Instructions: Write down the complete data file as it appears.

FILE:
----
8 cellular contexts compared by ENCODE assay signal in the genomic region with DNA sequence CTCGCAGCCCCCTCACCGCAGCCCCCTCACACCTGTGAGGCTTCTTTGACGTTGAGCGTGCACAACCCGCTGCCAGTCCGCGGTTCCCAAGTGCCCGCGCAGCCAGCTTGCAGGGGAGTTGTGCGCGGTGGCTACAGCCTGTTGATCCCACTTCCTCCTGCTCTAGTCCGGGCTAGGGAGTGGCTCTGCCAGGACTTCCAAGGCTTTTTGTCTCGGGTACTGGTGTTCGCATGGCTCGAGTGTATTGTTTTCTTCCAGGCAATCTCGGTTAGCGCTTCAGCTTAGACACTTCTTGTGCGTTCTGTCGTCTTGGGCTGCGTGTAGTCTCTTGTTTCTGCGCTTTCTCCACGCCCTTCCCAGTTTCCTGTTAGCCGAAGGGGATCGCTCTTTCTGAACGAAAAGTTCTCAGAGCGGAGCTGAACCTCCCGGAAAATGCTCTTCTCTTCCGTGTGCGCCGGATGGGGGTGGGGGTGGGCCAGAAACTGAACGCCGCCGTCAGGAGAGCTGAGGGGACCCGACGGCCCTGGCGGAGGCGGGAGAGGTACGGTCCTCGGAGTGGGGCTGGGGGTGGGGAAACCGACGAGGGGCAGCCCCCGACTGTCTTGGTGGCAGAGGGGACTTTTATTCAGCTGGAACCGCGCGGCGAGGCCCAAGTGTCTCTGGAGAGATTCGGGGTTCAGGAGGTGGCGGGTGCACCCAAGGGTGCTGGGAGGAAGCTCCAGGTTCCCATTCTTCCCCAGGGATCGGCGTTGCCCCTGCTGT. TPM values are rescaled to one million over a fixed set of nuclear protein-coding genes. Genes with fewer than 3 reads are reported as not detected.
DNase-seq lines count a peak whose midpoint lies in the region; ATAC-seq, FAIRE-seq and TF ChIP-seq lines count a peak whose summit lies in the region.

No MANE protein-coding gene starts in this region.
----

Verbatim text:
8 cellular contexts compared by ENCODE assay signal in the genomic region with DNA sequence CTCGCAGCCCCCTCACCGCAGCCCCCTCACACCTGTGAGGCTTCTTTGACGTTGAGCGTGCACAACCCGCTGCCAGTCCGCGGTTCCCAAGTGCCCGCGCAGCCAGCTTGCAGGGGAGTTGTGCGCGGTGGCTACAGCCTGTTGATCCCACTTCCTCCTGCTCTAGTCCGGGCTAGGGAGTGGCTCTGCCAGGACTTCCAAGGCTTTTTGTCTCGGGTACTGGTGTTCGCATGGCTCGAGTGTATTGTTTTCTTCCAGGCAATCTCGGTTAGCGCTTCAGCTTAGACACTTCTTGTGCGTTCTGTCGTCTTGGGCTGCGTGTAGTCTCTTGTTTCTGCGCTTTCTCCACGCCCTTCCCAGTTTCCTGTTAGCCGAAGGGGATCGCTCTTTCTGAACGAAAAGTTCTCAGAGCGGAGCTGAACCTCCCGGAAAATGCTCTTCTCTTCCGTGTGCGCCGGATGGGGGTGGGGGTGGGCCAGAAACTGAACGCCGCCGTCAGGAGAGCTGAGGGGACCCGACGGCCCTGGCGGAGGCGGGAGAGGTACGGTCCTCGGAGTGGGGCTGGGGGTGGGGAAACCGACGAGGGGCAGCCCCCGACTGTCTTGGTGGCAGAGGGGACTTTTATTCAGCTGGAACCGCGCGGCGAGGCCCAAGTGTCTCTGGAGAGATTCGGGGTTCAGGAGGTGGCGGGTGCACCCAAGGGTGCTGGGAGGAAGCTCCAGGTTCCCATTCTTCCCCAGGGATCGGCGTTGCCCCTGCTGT. TPM values are rescaled to one million over a fixed set of nuclear protein-coding genes. Genes with fewer than 3 reads are reported as not detected.
DNase-seq lines count a peak whose midpoint lies in the region; ATAC-seq, FAIRE-seq and TF ChIP-seq lines count a peak whose summit lies in the region.

No MANE protein-coding gene starts in this region.